The dictionary is quite clear in stating that a vegetarian is “one who eats a diet consisting wholly of vegetables and fruit, and sometimes eggs or dairy products.” However, there seems to be some confusion among the general population as well as in the scientific community as to whether this definition is sufficient. Support for this confusion can be found in the number of professed vegetarians who eat meat products in varied frequency. In many ways, defining a vegetarian could simply be: “one who abstains from meat.”

However, a closer look at the various social, religious, philosophical, historical, and political influences that have affected the label and its usage over time present the reality that the term has different meanings to different people.The word “vegetarian” was first used in 1847 by the Vegetarian Society of the United Kingdom.Pythagoras (considered the Father of Vegetarianism), Zoroaster, Daniel, and Buddha advocating and following a vegetarian diet. Throughout history, several religious groups have followed vegetarian diets with varying degrees of adherence. However, it wasn’t until the last part of the 20th century that the practice began to secure mainstream acceptance for positive health associations.a higher percentage of the vegetarian population is more than 40 years of age, a larger percentage is composed of young families (those with children under 18 years of age).

People choose vegetarian diets for varied reasons. These include, but are not limited to, health concerns, religious or ethical beliefs, metaphysical, ecological, and even political reasons.Persons who choose the diet for health reasons typically have more flexibility in their use of animal foods and products. On the contrary, those who choose to be vegetarians for ethical or ideological reasons may be inclined toward a complete avoidance of meat and, in some cases, all animal products.The one common characteristic of these diets is that they are all plant based. More specifically,the diets described below are based on grains, vegetables, fruits,legumes, seeds, and nuts. And, depending on the particular diet, foods of animal origin are partially or totally excluded.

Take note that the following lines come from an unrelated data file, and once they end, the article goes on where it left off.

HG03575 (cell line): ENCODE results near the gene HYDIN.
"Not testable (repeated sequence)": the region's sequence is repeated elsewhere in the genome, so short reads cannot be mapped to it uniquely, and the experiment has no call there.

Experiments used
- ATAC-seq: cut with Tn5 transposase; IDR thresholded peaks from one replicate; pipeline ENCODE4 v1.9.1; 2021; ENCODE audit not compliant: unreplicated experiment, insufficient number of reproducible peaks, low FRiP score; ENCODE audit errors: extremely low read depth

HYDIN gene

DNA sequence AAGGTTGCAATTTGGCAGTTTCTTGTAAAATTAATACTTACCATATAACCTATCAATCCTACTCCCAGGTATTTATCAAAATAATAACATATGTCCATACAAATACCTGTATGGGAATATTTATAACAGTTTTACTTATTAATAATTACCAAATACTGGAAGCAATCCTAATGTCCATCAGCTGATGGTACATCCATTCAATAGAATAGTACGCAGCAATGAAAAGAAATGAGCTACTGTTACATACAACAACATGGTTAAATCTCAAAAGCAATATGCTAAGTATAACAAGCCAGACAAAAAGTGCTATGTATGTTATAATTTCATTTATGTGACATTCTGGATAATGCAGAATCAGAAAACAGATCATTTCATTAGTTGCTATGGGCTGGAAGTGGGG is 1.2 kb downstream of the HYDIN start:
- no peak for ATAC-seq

This term encompasses all meatless diets. It is usually qualified or further categorized by one of the following: -Lacto vegetarian: In addition to plant foods, milk and dairy are included. -Ovo vegetarian: Eggs are included. -Ovo-lacto or lacto-ovo vegetarian: Both eggs and dairy ar e included. Approximately 90-95% of vegetarians in North America include dairy and/or eggs in their diets. Strict vegetarian/vegan: A small but growing number of people follow this diet that excludes animal flesh (meat, poultry/fowl, fish, and seafood) and animal products (eggs and dairy). Vegans may also exclude honey from the diet and will often not wear clothing made from animal products.Semi-vegetarian: Occasional meat eaters who predominately practice a vegetarian diet. Fruitarian: A diet consisting of foods that do not kill the plant of origin. In practical terms, this type of diet gets reduced to fresh fruits,dried fruits such as dates and raisins, nuts and seeds, and selected vegetables. Macrobiotic: This type of diet is typically classified as vegetarian, but often includes fish. The diet stems from a 10-step approach to eating that, at the highest level, is almost exclusively brown rice. Today, most macrobiotic diets still emphasize brown rice and other whole grains, but also include sea vegetables, legumes, and root vegetables